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  • Science Ticker

    Superfast evolution observed in soil bacteria

    You can take the flagella out of the bacteria, but you can’t take the flagella out of the bacteria’s genetic arsenal.By deleting a gene that controls flagella growth, Tiffany Taylor of the University of Reading in England and colleagues engineered the soil bacteria Pseudomonas fluorescens so they lacked their tiny tails. Bacteria that can move around and find food are more likely to...
    02/27/2015 - 09:00 Evolution, Microbiology
  • Science Ticker

    CDC panel gives thumbs up to vaccine against nine HPV types

    A federal vaccine advisory committee voted February 26 to recommend use of an expanded version of the human papillomavirus shot marketed as Gardasil.The move, by the Centers for Disease Control and Prevention’s Advisory Committee on Immunization Practices, clears the way for the broader-coverage vaccine, called Gardasil 9, to be used in the clinic. Current vaccines offer protection against four...
    02/26/2015 - 18:44 Health, Science & Society
  • News

    Additives that keep foods fresh may sour in the gut

    Food additives may keep snacks fresh and tasty looking, but they can wreak havoc on the gut. These additives disrupt the intestine’s protection from bacteria and boost inflammation in mice, scientists report online February 25 in Nature.The new research “underscores the fact that a lot of things we eat … may not be as safe as we think...
    02/25/2015 - 13:00 Health, Microbiology, Immune Science
  • Wild Things

    Where an ant goes when it's gotta go

    Most of us think ants are unsanitary; it certainly seems that way when they’ve invaded our homes. But scientists have spotted ant behaviors that show that the insects are cleaner than you might think. Some ant species are known to form “kitchen middens” outside their nests, full of waste and fecal material. And in some species of ...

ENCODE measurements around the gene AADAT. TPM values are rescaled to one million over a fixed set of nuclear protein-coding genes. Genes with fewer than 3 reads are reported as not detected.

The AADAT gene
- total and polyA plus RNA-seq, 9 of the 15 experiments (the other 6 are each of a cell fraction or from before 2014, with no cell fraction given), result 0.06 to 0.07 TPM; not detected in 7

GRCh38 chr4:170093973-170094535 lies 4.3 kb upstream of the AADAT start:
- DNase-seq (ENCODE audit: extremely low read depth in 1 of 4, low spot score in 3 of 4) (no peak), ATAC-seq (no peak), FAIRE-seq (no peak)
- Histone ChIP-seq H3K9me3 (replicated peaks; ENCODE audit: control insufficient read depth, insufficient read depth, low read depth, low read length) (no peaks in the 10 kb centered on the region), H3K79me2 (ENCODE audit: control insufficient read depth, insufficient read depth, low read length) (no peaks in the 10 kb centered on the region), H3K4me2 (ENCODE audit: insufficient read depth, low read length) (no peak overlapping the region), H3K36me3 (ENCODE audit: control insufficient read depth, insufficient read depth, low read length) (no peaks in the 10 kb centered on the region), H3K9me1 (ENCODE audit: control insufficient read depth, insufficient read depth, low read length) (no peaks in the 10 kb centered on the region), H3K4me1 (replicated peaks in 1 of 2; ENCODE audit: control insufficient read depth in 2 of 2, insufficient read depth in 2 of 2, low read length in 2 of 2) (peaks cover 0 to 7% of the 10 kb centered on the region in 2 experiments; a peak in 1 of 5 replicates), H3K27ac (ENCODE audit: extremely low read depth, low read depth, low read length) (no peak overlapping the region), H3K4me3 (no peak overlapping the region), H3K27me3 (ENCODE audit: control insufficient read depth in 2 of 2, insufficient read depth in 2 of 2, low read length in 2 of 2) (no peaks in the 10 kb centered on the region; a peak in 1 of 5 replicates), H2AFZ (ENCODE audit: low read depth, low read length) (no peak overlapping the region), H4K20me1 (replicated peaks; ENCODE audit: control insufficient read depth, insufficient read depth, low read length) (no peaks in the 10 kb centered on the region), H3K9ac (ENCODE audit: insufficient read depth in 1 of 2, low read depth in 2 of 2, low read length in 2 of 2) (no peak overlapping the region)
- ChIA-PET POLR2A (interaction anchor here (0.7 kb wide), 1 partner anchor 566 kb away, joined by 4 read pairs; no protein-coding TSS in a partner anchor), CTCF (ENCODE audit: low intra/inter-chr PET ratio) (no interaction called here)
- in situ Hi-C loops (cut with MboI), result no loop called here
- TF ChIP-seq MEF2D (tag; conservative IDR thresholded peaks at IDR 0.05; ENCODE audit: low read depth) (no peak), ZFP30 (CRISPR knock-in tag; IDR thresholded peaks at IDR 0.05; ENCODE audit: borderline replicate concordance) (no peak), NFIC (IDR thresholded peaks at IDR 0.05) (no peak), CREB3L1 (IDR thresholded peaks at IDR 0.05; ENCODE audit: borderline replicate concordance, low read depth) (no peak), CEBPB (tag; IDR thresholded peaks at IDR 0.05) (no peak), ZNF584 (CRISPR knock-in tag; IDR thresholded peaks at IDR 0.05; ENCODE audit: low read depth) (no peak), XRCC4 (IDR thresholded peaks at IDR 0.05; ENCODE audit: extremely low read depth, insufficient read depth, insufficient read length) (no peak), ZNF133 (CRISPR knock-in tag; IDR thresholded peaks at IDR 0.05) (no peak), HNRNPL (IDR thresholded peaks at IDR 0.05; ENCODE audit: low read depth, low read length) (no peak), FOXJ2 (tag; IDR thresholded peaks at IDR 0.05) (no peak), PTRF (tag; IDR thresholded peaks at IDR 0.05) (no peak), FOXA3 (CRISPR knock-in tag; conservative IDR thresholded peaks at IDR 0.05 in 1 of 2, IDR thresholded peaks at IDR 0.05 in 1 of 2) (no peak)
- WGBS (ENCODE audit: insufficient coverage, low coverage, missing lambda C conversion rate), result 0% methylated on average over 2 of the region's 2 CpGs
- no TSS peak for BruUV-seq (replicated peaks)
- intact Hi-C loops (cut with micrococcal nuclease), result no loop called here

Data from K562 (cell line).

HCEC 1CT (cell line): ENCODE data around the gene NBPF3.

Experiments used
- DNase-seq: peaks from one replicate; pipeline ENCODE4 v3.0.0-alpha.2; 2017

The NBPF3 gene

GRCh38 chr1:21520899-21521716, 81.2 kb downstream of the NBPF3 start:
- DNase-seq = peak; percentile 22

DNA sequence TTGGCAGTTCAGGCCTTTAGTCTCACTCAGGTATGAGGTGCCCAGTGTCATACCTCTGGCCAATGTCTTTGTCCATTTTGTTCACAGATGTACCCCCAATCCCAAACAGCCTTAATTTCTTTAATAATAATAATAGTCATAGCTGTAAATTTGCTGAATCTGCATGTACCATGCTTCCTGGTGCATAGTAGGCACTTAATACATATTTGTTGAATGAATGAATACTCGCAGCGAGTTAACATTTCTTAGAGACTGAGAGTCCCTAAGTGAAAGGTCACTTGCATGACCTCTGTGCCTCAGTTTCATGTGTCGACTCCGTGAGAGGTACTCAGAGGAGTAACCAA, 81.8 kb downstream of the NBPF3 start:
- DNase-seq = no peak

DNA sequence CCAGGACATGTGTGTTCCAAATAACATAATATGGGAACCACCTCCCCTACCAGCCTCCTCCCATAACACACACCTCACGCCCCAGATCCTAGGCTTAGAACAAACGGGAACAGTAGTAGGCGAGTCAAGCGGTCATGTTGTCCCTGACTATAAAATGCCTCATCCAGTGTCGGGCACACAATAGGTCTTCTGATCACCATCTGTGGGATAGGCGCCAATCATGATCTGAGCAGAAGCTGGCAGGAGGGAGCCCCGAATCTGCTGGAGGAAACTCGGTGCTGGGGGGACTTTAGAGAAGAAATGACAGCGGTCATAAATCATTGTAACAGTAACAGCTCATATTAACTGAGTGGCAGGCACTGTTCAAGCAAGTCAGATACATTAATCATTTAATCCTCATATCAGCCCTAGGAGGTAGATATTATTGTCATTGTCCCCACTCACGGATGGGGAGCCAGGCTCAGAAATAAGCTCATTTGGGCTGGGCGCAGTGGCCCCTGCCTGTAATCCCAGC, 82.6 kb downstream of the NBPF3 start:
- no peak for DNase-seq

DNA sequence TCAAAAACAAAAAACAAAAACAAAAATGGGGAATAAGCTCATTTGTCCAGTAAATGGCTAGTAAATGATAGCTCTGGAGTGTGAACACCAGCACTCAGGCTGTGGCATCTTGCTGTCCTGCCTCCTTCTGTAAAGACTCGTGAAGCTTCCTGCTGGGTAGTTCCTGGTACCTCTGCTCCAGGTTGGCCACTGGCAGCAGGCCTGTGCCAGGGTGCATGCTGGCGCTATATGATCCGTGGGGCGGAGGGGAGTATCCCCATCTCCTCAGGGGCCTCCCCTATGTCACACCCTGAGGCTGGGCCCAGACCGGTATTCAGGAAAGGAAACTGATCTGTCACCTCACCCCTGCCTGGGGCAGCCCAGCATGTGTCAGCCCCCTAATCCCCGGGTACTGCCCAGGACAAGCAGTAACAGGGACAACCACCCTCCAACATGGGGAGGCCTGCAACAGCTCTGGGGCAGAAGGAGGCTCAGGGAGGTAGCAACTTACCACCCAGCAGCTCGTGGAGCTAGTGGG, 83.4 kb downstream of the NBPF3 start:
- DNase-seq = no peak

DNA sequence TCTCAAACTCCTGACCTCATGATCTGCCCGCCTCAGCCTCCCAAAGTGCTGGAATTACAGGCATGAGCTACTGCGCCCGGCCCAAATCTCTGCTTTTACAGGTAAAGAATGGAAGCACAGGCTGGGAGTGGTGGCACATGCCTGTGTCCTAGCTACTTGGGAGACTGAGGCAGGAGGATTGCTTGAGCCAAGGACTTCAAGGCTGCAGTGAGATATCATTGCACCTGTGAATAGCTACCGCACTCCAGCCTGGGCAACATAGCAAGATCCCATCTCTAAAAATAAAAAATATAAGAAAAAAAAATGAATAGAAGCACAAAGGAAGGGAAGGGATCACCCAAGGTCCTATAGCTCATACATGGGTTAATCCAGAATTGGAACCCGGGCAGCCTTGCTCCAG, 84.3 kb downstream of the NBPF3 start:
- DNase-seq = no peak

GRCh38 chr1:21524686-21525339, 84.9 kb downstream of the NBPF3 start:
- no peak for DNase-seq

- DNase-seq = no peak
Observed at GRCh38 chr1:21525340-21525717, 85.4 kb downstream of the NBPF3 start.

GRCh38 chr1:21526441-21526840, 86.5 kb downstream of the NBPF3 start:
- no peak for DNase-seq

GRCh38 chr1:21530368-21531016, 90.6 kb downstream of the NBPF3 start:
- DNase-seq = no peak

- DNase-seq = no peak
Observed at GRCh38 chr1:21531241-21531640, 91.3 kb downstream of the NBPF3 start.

02/24/2015 - 12:17 Animals
  • Feature

    For athletes, antioxidant pills may not help performance

    In the fickle world of sports nutrition fads, few trends have shown the staying power of antioxidants. For more than three decades, athletes have remained devoted fans of supplements; the American College of Sports Medicine estimates that around half of elite athletes take vitamins in hopes of keeping...
    02/24/2015 - 12:00 Health, Physiology, Nutrition
  • News

    Early peanut exposure can reduce likelihood of allergy

    HOUSTON — Infants getting small but regular doses of peanut butter in their diet are less likely to develop an allergy to peanuts than similar babies who avoid peanuts altogether, a new study shows. The finding — in infants at higher-than-usual risk of peanut allergy — swings the balance of evidence in favor of early consumption and away from avoidance as a way to avert this troublesome food...
    02/23/2015 - 16:30 Health, Immune Science
  • Wild Things

    Five surprising animals that play

    No one would be shocked to find play behavior in a mammal species. Humans love to play — as do our cats and dogs. It’s not such a leap to believe that, say, a red kangaroo would engage in mock fights. But somehow that behavior seems unlikely in animals other than mammals.It shouldn’t, though....
    02/20/2015 - 14:33 Animals
  • News

    New HPV shot fends off more types of the virus

    A new vaccine that broadens coverage against the human papillomavirus shows such potent protection for girls and women in a trial that some are calling the findings a milestone. Based on these results, reported in the Feb. 19 New England Journal of Medicine, the U.S. Food and Drug Administration has cleared this vaccine for use in...
    02/18/2015 - 17:00 Clinical Trials, Health, Cancer
  • News in Brief

    Blame pot munchies on nerve cells that normally nix appetite

    Potheads can blame their munchies on nerve cells that are supposed to keep them feeling full, scientists report February 18 in Nature.“It’s like you’re driving your car downhill and you push your brakes, and all of a sudden the brake becomes the accelerator,” says coauthor Tamas Horvath, a neurobiologist at Yale University.Horvath and...
    02/18/2015 - 07:00 Neuroscience
  • Introducing

    Insulin-suppressing hormone discovered

    A long-sought hormone that plays a role in regulating glucose has been captured by researchers studying fruit flies. The hormone, called limostatin, lowers production of insulin and prevents its release from cells.Insulin instructs cells to burn the sugar glucose. Scientists have theorized for decades that there must be a hormone that stops insulin from being made or released, so that people and...
    02/17/2015 - 15:02 Physiology